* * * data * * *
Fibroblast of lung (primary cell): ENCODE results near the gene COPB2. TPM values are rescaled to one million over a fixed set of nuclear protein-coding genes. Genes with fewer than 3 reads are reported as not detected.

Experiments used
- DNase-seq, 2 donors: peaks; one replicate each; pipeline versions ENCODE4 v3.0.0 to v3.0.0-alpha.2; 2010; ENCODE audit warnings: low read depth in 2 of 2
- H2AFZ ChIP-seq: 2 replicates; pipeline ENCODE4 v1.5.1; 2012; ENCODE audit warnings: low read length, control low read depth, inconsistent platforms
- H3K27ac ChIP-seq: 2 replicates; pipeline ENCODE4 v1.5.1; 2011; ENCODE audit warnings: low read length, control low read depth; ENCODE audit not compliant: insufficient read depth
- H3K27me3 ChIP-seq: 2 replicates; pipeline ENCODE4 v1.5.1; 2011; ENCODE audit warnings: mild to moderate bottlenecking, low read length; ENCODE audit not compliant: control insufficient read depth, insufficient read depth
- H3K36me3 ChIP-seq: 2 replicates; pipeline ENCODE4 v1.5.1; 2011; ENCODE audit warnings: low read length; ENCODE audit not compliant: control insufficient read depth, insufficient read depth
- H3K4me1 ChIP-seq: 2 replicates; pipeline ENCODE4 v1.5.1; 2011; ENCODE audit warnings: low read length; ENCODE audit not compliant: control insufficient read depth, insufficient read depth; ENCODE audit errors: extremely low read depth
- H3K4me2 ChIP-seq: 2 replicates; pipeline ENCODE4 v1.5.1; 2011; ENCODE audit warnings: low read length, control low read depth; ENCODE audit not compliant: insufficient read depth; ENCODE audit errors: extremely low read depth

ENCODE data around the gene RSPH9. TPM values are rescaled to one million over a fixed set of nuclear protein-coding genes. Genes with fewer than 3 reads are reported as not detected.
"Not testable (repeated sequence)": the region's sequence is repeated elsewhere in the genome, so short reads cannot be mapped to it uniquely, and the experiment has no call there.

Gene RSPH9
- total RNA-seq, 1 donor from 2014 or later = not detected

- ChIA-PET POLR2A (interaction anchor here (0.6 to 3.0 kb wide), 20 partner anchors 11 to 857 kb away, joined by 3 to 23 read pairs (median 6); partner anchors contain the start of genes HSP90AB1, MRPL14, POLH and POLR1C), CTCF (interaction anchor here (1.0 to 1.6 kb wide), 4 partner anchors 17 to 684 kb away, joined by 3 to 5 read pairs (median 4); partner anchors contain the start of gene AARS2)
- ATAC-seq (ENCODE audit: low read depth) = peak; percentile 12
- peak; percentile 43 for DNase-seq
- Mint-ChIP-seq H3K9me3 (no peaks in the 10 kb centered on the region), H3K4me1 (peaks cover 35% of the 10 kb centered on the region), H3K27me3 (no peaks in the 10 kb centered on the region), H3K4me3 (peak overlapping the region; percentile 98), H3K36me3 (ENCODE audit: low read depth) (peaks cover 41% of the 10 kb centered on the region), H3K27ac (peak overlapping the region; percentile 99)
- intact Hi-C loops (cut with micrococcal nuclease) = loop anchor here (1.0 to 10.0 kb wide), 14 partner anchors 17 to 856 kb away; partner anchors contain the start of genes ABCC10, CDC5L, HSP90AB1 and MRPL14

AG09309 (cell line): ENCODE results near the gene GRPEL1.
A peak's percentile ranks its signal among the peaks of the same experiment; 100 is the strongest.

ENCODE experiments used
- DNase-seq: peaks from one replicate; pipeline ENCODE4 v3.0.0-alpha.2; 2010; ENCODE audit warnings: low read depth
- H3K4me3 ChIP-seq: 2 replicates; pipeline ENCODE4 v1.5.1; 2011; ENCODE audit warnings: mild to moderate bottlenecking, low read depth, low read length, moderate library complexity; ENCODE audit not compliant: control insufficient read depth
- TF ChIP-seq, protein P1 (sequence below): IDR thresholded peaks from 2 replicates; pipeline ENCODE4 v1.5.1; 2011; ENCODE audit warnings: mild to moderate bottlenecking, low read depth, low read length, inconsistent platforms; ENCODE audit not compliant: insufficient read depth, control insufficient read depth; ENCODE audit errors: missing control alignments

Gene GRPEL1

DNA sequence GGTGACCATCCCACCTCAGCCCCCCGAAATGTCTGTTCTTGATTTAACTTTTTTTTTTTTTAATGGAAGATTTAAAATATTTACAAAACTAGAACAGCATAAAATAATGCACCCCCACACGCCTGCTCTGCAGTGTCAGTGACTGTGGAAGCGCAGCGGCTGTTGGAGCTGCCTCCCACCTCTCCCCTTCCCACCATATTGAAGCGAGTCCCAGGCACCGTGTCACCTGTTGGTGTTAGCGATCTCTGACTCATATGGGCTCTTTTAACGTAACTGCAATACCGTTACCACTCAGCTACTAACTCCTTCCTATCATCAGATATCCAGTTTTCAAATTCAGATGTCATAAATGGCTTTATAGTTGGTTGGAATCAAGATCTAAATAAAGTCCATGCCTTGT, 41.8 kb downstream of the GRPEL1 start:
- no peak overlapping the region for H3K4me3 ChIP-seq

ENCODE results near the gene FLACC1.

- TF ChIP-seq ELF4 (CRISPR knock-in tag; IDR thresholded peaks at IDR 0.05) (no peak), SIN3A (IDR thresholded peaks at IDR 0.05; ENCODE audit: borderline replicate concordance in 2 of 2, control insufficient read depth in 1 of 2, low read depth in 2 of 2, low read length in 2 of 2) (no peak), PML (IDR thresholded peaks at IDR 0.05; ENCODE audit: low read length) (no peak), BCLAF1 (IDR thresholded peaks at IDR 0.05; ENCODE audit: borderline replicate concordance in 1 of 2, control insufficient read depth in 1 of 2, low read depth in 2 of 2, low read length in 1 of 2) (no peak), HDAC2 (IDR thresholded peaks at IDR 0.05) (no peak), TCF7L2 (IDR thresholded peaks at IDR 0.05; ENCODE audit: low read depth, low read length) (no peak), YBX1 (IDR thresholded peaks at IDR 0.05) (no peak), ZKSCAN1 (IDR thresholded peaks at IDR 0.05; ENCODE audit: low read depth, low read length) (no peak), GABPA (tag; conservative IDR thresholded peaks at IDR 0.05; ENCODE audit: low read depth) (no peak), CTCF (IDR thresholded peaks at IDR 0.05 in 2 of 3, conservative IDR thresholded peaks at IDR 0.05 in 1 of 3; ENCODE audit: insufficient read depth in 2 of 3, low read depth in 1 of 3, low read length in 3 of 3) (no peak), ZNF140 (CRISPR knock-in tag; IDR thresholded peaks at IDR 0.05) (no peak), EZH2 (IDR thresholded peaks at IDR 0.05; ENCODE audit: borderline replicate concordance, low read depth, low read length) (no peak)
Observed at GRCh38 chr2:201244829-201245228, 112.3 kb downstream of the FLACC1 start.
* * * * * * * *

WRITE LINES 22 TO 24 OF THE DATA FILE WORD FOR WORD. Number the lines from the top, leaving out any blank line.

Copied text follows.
- DNase-seq: peaks from one replicate; pipeline ENCODE4 v3.0.0-alpha.2; 2010; ENCODE audit warnings: low read depth
- H3K4me3 ChIP-seq: 2 replicates; pipeline ENCODE4 v1.5.1; 2011; ENCODE audit warnings: mild to moderate bottlenecking, low read depth, low read length, moderate library complexity; ENCODE audit not compliant: control insufficient read depth
- TF ChIP-seq, protein P1 (sequence below): IDR thresholded peaks from 2 replicates; pipeline ENCODE4 v1.5.1; 2011; ENCODE audit warnings: mild to moderate bottlenecking, low read depth, low read length, inconsistent platforms; ENCODE audit not compliant: insufficient read depth, control insufficient read depth; ENCODE audit errors: missing control alignments